- The Washington Times - Monday, June 20, 2011

Lawmakers on Capitol Hill have finally begun to feel queasy from their nearly-decade- long corn-alcohol bender. The Senate’s first step toward swearing off ethanol came in the form of a 73-27 vote last week on an amendment that would kill the 45-cent-per-gallon ethanol tax credit. Now that they’ve started to recover their senses, legislators shouldn’t repeat their past mistakes by overindulging in natural gas.

Ethanol supporters labeled the Senate vote “symbolic” since the underlying bill is unlikely to become law. Still, it’s about time lawmakers begin showing resistance to showering nearly $6 billion in taxpayer dollars on an inefficient, uneconomic source of energy for no other reason than to curry political favor. The ethanol subsidy program was launched in 2004 as a gift to Midwestern states, especially Iowa with its influential role in presidential primaries. The federal largesse convinced American farmers to divert 40 percent of the nation’s corn crop away from human and animal consumption into fuel for thirsty vehicles. Fewer ears for food have led to higher grocery prices here and set off a tsunami of rising food costs across the globe, prompting the World Bank to ask governments to halt their ethanol subsidies.

The Senate measure - taken together with a House Appropriations Committee vote last week to reduce 2012 subsidies for other inefficient energy sources by 27 percent - is a sign of progress. That’s why it’s baffling that some lawmakers are now tempted to plunk down taxpayer dollars on another brand of “green” energy: natural gas. The NAT GAS Act, H.R. 1380, would give purchasers of natural-gas-fueled vehicles tax credits ranging from $7,000 for cars to $64,000 for trucks. Additional tax breaks would go to natural-gas producers and station owners. The giveaways would cost Americans an estimated $5 billion to $9 billion over five years.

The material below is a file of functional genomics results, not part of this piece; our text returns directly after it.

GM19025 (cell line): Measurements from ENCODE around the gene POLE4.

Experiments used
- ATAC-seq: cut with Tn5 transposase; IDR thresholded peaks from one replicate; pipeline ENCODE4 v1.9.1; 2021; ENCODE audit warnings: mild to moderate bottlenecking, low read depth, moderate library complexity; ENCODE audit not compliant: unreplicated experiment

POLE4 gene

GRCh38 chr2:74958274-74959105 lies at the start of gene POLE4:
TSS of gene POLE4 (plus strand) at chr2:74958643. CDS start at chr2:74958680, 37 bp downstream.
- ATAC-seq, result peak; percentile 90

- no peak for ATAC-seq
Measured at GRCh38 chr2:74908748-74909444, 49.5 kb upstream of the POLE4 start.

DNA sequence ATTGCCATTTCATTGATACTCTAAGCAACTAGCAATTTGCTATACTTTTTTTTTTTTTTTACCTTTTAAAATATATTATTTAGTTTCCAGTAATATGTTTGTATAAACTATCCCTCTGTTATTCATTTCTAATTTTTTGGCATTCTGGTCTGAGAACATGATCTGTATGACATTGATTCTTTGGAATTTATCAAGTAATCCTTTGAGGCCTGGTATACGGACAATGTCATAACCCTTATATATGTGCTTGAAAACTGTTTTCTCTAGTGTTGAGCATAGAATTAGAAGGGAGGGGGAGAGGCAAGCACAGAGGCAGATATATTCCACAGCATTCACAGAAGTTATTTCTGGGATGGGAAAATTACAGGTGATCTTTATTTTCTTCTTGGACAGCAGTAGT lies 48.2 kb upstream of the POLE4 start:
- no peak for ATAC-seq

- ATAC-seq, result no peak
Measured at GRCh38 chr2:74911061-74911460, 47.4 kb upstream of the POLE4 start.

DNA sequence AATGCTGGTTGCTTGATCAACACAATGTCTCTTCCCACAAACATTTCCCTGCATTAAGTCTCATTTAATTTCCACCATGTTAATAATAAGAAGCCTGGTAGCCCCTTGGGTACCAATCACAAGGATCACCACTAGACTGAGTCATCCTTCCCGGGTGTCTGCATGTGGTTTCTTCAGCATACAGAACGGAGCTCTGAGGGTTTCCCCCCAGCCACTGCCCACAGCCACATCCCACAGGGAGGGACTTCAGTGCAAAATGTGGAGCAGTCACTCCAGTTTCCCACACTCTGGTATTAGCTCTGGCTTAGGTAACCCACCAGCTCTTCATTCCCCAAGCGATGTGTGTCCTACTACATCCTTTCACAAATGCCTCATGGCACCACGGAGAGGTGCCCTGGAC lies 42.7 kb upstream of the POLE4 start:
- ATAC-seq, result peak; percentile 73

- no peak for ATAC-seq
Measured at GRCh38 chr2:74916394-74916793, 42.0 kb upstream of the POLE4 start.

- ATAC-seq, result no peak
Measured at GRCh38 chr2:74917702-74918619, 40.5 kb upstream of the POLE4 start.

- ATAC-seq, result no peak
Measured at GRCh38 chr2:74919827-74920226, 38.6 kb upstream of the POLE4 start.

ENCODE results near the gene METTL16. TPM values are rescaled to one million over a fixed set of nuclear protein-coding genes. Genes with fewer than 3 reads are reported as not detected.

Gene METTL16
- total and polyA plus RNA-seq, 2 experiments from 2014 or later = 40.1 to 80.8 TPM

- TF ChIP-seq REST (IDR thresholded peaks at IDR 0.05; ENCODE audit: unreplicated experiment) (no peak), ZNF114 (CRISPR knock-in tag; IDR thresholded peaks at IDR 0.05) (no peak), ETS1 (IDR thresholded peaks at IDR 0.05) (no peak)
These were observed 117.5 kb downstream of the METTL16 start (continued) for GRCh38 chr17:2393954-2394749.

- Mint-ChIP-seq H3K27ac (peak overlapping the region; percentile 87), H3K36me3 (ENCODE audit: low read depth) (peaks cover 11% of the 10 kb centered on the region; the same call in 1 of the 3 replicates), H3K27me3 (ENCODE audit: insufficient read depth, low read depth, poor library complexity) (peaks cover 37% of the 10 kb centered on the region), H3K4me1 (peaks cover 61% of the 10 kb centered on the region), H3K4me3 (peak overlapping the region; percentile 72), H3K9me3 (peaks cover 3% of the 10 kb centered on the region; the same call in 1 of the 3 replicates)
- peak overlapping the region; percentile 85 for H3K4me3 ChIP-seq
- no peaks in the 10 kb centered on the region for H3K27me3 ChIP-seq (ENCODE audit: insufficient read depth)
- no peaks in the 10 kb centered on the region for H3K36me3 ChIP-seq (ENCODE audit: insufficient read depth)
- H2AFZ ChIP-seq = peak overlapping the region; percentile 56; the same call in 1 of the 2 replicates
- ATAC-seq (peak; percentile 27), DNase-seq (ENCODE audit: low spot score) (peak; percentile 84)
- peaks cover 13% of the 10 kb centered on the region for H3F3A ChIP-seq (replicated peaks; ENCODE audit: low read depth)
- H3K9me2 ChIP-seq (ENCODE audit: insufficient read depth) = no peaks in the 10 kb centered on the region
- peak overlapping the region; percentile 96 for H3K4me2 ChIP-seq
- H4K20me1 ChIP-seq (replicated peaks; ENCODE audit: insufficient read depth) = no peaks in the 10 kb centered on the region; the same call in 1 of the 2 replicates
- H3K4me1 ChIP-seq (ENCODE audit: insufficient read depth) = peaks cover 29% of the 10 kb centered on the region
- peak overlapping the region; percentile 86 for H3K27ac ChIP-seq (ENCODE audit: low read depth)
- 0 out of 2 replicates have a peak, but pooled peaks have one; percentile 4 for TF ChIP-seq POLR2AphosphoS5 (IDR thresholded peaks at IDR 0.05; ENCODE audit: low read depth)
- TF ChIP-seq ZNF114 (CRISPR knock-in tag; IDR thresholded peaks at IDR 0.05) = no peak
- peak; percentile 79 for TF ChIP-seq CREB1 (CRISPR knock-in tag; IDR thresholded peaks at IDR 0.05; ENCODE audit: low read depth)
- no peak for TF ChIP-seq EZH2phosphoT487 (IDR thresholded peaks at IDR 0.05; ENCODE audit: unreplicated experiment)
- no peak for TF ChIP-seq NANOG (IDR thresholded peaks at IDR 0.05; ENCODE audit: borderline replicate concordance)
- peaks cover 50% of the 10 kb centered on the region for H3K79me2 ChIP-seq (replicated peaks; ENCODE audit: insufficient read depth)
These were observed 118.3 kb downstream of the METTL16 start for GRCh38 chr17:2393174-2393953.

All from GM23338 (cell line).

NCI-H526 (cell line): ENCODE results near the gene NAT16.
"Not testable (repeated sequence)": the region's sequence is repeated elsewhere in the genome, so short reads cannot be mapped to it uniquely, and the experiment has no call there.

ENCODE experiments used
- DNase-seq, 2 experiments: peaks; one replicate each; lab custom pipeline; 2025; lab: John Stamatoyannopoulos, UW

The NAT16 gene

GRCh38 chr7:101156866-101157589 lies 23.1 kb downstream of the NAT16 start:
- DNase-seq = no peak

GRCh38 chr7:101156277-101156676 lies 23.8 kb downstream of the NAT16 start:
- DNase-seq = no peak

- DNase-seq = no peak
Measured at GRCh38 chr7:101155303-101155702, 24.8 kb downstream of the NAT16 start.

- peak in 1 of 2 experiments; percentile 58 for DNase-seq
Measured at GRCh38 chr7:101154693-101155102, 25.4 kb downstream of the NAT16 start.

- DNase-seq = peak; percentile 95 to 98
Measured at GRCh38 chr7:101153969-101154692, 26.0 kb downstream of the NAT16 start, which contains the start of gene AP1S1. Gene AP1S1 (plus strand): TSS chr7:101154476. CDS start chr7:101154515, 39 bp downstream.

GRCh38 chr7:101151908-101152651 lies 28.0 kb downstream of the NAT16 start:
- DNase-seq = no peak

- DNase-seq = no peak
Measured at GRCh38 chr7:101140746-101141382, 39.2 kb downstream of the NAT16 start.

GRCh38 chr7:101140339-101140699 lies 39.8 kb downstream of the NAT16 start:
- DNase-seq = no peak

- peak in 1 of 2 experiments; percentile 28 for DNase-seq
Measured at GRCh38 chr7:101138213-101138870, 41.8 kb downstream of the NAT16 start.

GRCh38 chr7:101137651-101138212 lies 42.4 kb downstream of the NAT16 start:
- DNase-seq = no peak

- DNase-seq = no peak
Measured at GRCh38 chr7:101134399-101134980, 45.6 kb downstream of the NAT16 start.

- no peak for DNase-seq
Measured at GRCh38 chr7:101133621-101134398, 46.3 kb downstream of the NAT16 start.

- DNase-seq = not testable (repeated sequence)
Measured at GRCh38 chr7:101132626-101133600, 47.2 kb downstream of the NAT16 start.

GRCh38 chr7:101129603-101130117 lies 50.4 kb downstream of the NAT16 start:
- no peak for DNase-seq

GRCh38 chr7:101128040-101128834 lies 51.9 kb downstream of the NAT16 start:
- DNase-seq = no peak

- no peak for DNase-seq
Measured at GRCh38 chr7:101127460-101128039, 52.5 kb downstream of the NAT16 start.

It’s simply not necessary to subsidize natural gas. It’s already cheaper and cleaner than gasoline, and it’s one fuel that proudly bears the label “Made in America.” There are an estimated 2,000 trillion cubic feet of it beneath our feet - enough to last a hundred years.

Rather than trade one expensive boondoggle for another, Congress should turn its attention to threats from radical environmentalists who are scheming to turn off the gas. They claim hydraulic fracturing, or “fracking” - a breakthrough method of pumping water, sand and lubricants into drill holes to crack rock and release gas - endangers ground water. As a result of anti-fracking activism, New York State has sued the Environmental Protection Agency for declining to perform an environmental impact study on plans to use the technique in New York City’s watershed; other states are looking at various restrictions.

These developments have placed EPA Administrator Lisa Jackson in the unlikely role of defending a fossil fuel. In May, she told a U.S. House Oversight Committee that she was not aware of any proven case in which fracking had contaminated ground water.

The unforeseen consequences of ethanol subsidies should convince lawmakers that they need to get on the wagon. Rather than relapse into the subsidy habit with natural gas, they should pour their energy into keeping green hands off the spigot. The free market doesn’t need help from Washington to decide which sources of energy make the most sense.

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